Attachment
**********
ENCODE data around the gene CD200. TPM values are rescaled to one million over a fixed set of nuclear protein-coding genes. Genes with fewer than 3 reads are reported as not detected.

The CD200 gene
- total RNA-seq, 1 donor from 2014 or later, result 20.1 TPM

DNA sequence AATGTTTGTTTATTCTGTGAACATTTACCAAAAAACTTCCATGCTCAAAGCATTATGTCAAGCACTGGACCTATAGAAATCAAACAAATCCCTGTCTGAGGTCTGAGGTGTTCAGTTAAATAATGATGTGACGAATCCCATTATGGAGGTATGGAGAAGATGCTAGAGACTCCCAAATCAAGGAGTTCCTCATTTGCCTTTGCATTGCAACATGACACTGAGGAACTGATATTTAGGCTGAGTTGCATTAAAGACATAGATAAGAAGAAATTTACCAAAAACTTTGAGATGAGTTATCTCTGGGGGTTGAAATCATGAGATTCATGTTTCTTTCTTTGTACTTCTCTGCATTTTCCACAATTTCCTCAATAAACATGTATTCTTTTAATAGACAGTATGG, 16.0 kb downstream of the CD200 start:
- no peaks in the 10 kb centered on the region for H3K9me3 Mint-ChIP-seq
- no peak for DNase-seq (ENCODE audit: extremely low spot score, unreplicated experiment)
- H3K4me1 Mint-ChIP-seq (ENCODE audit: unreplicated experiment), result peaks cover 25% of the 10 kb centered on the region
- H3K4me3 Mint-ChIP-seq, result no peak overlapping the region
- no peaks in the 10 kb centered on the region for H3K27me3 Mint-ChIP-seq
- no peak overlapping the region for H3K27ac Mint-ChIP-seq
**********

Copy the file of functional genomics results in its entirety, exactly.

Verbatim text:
ENCODE data around the gene CD200. TPM values are rescaled to one million over a fixed set of nuclear protein-coding genes. Genes with fewer than 3 reads are reported as not detected.

The CD200 gene
- total RNA-seq, 1 donor from 2014 or later, result 20.1 TPM

DNA sequence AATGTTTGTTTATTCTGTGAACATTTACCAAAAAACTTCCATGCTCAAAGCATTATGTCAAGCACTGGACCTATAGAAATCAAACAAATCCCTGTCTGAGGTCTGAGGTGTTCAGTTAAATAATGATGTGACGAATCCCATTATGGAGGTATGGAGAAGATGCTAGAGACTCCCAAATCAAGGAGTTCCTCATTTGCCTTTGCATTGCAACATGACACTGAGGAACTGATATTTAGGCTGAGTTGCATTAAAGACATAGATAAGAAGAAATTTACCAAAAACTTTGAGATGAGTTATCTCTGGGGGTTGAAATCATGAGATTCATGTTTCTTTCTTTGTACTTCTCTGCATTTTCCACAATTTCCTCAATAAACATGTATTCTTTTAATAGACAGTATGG, 16.0 kb downstream of the CD200 start:
- no peaks in the 10 kb centered on the region for H3K9me3 Mint-ChIP-seq
- no peak for DNase-seq (ENCODE audit: extremely low spot score, unreplicated experiment)
- H3K4me1 Mint-ChIP-seq (ENCODE audit: unreplicated experiment), result peaks cover 25% of the 10 kb centered on the region
- H3K4me3 Mint-ChIP-seq, result no peak overlapping the region
- no peaks in the 10 kb centered on the region for H3K27me3 Mint-ChIP-seq
- no peak overlapping the region for H3K27ac Mint-ChIP-seq